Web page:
New Haven (WTNH) - Dr. David Katz joined us again on Good Morning Connecticut
Weekend to talk about "convenient peril"- why so many Americans are
sacrificing safety for convenience.
Dr. Katz provided us with some insight on how to deal with the
trade-off between peril and convenience.
"Convenient perils" are threats that we can only fix by giving
up conveniences, such as driving while talking or texting on cell
phones. The nonprofit National Safety Council compares talking or
texting while driving to drunken driving.
A study by the Harvard Center of Risk Analysis found that cell
phone use contributes to 6 percent of all crashes. That represents
636,000 crashes, 12,000 serious injuries and 2,600 deaths each
year, plus a financial cost of $43 billion.
Another example of a convenient peril is the danger of dirty
scrubs and labcoats worn by hospital personnel. More information
about this shocking finding is below.
The following information was provided by Dr. Katz:
You see them everywhere -- nurses, doctors and medical
technicians in scrubs or lab coats. They shop in them, take buses
and trains in them, go to restaurants in them, and wear them home.
What you can't see on these garments are the bacteria that could
Dirty scrubs spread bacteria to patients in the hospital and
allow hospital superbugs to escape into public places such as
restaurants. Some hospitals now prohibit wearing scrubs outside the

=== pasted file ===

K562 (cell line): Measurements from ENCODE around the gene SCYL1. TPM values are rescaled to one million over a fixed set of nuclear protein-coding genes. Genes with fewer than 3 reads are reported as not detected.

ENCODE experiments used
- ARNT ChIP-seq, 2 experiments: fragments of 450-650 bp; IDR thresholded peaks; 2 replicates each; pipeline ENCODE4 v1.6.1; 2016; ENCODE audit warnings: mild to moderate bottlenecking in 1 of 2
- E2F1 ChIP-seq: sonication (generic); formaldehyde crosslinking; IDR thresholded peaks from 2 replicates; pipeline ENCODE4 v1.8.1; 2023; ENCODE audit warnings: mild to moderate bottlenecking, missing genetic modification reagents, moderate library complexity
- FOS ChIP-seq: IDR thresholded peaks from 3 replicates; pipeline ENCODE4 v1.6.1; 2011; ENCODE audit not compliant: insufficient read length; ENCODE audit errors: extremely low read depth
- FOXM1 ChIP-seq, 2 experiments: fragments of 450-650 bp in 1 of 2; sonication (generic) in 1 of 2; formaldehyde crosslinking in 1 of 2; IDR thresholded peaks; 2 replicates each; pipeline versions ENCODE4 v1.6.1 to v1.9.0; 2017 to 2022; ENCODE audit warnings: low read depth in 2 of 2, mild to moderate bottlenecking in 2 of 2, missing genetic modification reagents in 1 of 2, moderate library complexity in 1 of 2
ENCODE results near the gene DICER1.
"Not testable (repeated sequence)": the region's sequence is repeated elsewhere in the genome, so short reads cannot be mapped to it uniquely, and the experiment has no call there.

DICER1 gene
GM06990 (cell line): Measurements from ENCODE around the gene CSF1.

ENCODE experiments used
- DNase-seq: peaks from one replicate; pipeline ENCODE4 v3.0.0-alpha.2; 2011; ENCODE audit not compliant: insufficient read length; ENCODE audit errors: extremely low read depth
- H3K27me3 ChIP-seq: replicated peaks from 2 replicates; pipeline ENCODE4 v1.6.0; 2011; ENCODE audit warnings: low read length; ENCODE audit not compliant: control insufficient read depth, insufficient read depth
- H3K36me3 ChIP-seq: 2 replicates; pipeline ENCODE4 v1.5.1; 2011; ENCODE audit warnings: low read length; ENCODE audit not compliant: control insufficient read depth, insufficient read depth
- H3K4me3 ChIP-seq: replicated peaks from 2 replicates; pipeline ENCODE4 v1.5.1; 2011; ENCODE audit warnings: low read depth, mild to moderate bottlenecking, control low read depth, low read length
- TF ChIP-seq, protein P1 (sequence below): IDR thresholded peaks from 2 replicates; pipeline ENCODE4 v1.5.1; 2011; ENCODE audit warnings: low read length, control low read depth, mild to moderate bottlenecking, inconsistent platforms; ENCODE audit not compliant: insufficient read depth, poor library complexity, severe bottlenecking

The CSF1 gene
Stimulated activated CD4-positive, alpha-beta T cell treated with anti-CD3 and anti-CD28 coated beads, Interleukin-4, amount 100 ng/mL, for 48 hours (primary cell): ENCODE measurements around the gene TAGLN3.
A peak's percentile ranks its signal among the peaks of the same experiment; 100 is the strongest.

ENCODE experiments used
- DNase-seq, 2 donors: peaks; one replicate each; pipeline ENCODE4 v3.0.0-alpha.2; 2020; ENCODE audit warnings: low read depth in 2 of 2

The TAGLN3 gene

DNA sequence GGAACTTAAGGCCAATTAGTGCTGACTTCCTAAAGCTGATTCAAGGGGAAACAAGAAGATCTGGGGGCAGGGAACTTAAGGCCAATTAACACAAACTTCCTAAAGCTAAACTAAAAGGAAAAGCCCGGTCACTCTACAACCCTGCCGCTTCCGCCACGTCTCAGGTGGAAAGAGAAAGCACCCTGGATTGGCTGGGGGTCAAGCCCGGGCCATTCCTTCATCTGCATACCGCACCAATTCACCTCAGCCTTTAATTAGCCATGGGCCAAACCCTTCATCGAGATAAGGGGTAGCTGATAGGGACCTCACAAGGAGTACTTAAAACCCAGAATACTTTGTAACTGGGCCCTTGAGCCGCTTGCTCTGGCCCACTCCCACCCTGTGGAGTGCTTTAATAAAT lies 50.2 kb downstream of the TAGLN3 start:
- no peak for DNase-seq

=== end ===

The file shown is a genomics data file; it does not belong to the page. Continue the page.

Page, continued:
building, partly in response to the rapid increase in an infection
called "C. diff." A national hospital survey released last November
warns that Clostridium difficile (C. diff) infections are sickening
nearly half a million people a year in the U.S., more than six
times previous estimates.
The problem is that some medical personnel wear the same
unlaundered uniforms to work day after day. They start their shift
already carrying germs such as C.diff, drug-resistant enterococcus
or staphylococcus. Doctors' lab coats are probably the dirtiest. At
the University of Maryland, 65% of medical personnel confess they
change their lab coat less than once a week, though they know it's
contaminated. Fifteen percent admit they change it less than once a
month. Superbugs such as staph can live on these polyester coats
for up to 56 days.
Do unclean uniforms endanger patients? Absolutely. Health-care
workers habitually touch their own uniforms. Studies confirm that
the more bacteria found on surfaces touched often by doctors and
nurses, the higher the risk that these bacteria will be carried to
the patient and cause infection.
For more information, and to read Dr. Katz's column, visit his